In that context, and consistent with the Design Principles, underlying graduate outcomes at the university level might be examined on the following basis to assess performance:

  • the overall employment rate for recent university undergraduates, weighted by the rate of progression to further full-time study for recent university undergraduates 8,9; and
  • The full-time study rate picks up those graduates who reported being in full-time study as a proportion of all graduates.
  • university benchmarking could then be confined to the regional labour markets within which universities (predominantly) operate, with comparisons made to overall employment rates for the relevant age cohort in those

Using the overall employment rate for recent university graduates is a preferred measure as it encompasses different types of employment and market conditions.

There are also clear reasons to use progression to further full-time study as a measure of performance as it reflects the need to move toward a more highly skilled workforce as well as reflecting the range of Australian university missions.

Across the sector, 14 universities have rates of progression (from undergraduate) to further full-time study above the national rate of 20.7 per cent; and nine universities have rates of progression above 24 per cent.

These need to be appropriately weighted to ensure they are not unfairly penalised; because this percentage of their graduates do not become “employees” for some years, until completion of their further study.

The actual performance of those universities may in fact be very strong – to allow meaningful comparison with universities where rates of progression may be below, say, 15 per cent (12 universities across the sector).

This demonstrates how the use of a weighting for progression to further full-time study is critical in protecting the individual mission of universities.

Australia is entering a period symbolised by the global forces of change and disruption: one characterised by a series of social, political, cultural, technological and economic upheavals. In the context of such change and disruption, greater depth and breadth of investment in education is essential, and it is critical that investment is also directed at postgraduate education in an effort to facilitate a more highly skilled workforce.

An appropriate and consistent rate of indexation

The total economic impact delivered by the Go8 to the Australian economy, which I have highlighted earlier in this submission, is significant; it is in fact greater than the total value of all Australian agricultural production.

  • In addition to this total impact of over $66 billion, the 2016 Go8 student cohort is estimated to deliver an approximate employer benefit of $11.24 billion.10

Yet in the face of that very substantial impact, the Government is inexplicably proposing a clearly inadequate method of indexation. Indexation is designed to supply the available pool of funding, contingent upon performance measures, that would supply Australia’s future workforce.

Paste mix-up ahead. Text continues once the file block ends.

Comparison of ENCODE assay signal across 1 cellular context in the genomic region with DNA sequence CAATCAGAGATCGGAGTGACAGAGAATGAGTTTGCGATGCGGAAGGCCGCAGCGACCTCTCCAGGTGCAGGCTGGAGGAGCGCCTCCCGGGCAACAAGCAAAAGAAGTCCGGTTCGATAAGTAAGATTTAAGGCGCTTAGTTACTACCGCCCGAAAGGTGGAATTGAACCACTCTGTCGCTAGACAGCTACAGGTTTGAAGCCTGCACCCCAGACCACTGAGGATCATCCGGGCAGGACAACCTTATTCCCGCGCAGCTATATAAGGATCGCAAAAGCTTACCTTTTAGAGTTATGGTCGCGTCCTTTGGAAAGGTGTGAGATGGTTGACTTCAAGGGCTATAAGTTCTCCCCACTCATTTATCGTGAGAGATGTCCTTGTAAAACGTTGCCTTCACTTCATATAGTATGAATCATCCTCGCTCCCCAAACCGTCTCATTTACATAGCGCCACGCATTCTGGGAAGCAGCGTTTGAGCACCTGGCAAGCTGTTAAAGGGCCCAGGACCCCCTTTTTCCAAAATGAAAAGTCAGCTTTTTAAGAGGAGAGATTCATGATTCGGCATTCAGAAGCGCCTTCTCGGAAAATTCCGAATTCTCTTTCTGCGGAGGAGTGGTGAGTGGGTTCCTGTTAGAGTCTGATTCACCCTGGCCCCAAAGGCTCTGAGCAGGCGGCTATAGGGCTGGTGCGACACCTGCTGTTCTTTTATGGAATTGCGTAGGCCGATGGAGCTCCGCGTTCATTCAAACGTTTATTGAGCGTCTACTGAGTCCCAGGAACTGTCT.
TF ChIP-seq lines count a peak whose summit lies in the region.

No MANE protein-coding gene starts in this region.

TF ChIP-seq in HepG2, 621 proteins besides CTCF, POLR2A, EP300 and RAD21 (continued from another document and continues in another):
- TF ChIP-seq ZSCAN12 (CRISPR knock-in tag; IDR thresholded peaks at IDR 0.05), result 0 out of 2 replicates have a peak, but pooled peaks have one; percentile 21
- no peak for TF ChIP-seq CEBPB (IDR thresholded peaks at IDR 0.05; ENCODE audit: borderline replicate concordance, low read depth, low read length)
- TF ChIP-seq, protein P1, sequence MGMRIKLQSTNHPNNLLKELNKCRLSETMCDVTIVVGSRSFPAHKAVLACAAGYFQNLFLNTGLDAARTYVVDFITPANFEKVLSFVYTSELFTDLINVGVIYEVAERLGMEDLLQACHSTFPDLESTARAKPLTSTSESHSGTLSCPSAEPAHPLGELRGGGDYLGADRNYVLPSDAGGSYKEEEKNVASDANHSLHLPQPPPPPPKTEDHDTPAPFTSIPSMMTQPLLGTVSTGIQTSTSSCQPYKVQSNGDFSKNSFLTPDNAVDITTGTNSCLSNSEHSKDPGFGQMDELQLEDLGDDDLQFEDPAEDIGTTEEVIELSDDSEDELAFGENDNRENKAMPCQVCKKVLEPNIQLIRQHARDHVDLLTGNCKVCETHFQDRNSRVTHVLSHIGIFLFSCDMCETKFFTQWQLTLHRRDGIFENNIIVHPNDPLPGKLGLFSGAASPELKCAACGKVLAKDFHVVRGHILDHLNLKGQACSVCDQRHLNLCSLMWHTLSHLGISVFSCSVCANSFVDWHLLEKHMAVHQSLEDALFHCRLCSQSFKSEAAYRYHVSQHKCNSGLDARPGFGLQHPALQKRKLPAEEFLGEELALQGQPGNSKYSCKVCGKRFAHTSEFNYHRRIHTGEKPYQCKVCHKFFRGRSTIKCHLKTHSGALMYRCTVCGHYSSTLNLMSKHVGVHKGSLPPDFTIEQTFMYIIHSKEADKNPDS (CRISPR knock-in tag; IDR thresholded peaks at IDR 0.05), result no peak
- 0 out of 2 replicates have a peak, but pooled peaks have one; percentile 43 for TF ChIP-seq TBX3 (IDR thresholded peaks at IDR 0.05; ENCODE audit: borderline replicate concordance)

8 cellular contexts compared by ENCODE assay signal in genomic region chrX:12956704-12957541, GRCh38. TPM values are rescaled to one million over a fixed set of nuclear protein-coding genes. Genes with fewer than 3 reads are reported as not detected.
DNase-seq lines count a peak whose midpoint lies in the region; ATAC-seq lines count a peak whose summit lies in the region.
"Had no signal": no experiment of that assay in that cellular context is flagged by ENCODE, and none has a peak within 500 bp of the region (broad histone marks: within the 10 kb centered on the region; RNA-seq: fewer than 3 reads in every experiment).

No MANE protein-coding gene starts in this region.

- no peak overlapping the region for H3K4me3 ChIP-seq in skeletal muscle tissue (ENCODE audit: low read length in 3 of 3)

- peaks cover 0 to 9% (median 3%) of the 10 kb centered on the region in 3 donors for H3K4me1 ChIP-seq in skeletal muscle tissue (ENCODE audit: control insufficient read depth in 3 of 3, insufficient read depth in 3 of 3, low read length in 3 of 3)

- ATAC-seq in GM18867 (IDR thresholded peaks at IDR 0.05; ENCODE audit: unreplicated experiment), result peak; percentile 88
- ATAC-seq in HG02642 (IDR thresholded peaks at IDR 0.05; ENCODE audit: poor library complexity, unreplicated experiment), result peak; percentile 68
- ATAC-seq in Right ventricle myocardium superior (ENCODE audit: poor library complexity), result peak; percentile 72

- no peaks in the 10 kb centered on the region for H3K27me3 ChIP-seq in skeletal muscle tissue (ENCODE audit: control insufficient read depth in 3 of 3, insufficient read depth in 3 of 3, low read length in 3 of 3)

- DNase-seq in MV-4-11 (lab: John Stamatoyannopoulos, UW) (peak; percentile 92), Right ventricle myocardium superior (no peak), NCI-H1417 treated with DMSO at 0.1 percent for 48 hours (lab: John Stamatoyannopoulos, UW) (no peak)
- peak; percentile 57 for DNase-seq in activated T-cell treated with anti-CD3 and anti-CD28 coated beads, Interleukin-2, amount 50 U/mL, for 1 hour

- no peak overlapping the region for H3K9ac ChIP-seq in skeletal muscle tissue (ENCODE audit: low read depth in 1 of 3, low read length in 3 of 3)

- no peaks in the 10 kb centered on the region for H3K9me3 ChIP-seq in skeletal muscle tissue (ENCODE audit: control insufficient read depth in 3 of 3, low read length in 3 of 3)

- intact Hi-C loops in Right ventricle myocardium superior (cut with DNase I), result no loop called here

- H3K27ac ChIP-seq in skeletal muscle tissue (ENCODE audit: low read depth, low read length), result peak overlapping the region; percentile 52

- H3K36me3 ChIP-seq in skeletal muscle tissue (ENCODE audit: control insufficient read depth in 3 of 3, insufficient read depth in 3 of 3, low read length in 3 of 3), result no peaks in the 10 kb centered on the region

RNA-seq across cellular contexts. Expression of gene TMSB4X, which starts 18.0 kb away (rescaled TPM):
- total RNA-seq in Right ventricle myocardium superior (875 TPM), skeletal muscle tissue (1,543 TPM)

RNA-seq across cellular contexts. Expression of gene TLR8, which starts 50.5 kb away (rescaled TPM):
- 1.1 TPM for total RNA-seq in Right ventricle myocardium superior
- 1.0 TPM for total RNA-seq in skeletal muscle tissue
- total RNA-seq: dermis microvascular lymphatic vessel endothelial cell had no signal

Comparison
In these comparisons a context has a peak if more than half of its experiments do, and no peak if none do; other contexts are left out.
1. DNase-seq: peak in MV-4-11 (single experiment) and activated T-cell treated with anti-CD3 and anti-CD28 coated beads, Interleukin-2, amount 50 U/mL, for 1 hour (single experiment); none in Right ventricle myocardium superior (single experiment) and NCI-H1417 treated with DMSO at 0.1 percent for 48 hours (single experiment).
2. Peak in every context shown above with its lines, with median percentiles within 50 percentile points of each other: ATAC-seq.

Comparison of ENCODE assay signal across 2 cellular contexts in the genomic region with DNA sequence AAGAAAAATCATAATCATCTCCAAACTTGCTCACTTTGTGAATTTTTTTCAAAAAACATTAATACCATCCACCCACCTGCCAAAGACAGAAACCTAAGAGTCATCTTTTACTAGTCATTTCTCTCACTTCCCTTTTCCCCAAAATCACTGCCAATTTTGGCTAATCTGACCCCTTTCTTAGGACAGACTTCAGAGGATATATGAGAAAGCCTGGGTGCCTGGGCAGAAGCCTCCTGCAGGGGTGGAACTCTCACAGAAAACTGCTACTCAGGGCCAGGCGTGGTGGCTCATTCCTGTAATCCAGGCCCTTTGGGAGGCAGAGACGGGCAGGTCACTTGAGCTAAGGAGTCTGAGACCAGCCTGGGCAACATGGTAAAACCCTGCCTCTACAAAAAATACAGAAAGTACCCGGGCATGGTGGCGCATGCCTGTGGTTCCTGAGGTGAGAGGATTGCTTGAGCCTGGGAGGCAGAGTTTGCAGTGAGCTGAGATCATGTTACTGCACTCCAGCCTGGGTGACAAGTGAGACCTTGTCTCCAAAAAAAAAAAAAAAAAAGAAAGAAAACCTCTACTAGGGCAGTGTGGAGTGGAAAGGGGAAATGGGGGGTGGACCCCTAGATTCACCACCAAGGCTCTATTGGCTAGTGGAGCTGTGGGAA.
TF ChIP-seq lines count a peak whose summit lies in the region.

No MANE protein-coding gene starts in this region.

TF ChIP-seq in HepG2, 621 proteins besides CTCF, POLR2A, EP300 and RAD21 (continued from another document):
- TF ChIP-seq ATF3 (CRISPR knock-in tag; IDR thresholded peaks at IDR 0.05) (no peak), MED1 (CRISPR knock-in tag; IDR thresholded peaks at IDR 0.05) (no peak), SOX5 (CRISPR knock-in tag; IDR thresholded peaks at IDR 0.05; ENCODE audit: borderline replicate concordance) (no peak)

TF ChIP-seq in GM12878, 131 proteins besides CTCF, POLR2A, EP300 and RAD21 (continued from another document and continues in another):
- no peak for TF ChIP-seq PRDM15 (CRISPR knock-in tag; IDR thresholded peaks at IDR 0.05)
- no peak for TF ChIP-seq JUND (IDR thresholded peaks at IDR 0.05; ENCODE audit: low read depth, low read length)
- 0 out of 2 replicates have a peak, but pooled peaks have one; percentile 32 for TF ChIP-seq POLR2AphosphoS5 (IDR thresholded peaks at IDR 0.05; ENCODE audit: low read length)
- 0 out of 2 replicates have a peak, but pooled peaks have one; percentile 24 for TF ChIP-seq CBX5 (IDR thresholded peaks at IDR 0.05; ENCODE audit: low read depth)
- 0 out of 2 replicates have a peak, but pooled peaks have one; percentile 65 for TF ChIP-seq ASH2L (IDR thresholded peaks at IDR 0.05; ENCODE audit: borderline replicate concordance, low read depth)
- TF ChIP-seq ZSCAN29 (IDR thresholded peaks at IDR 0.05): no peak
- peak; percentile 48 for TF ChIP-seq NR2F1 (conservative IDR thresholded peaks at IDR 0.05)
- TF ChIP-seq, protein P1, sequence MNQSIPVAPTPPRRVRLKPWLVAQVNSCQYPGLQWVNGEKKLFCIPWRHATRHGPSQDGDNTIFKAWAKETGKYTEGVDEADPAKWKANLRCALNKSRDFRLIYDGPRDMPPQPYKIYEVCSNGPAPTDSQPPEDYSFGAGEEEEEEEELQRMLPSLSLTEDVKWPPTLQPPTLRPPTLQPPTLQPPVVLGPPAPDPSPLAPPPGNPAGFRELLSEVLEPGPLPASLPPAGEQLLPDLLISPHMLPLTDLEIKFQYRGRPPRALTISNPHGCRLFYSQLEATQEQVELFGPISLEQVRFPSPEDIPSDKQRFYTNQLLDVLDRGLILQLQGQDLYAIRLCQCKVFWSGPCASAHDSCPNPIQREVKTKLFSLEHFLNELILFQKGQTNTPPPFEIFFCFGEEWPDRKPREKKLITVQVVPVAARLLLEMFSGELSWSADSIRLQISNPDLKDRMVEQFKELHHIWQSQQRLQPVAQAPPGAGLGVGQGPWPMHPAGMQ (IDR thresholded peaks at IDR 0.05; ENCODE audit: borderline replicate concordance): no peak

The Government’s proposed indexation method means available funding for the Maximum Basic Grant Amount for universities in 2020 will have a ceiling of approximately 1.2 per cent above 2017 levels.

  • This represents a substantial real cut in funding for students, irrespective of a university’s achievement of performance targets. The rate of indexation must be lifted, while not compromising other programs.

To illustrate this point, it is relevant to reinforce that the Government is in fact proposing to fund fewer students per year. Assuming this is the desired outcome, it would be useful to inject some honesty into the discussion on that point.

Based on 2017 load and estimated funding per Equivalent Full Time Student Load (EFTSL), and assuming all universities reap the full performance contingent funding amount, it is clear the Government is intending to fund approximately 5 per cent fewer students by 2025.

Put another way, this is approximately 36, 300 fewer domestic students (headcount) participating in a university education in 2025.

  • A reduction on that scale represents a rapid de-skilling of Australia’s workforce in areas of critical need, during a period of economic disruption in an age of global innovation.
  • So, at the same time the Government will be cutting its investment in Australians’ higher education, the Government’s own projections see the 18-64-year-old demographic growing by 8 per

This sends a deliberate message to the Australian community:

Australian universities are being pressured by the Government to enrol domestic students in places for which there is no Commonwealth support.

  • It is likely this could be viewed by the wider Australian community as the first step in a broader policy to implement fee-paying undergraduate places in public universities on a larger

The impact of this funding cut on Go8 universities and our students would be significant: The Department’s data shows that in 2017 there were over 145,000 Commonwealth Supported Places at Go8 universities, or close to 26 per cent of the sector total.

Cutting 5 per cent of those places would mean more than 7000 students would not get an opportunity to experience and benefit from a world leading research-informed education at a Go8 university.

The degree to which Commonwealth Grant Scheme funding contributes to overall university revenues may be somewhat overstated, particularly when conflated with other forms of funding.

Excluding direct student payments and deferred payments through the Higher Education Loan Program, recurrent Government funding to Go8 universities as a proportion of overall revenue, has been in steady decline from over 40 per cent in 1997 to 24 per cent in 2016.

*Recurrent Government Funding: From 2002 to 2016 this comprises Commonwealth Grant Scheme and Other Grants plus Education Research Grants or equivalent. From 1997 to 2001 this is Operating Revenue from Commonwealth Government Grants pursuant to the Higher Education Funding Act – excluding HELP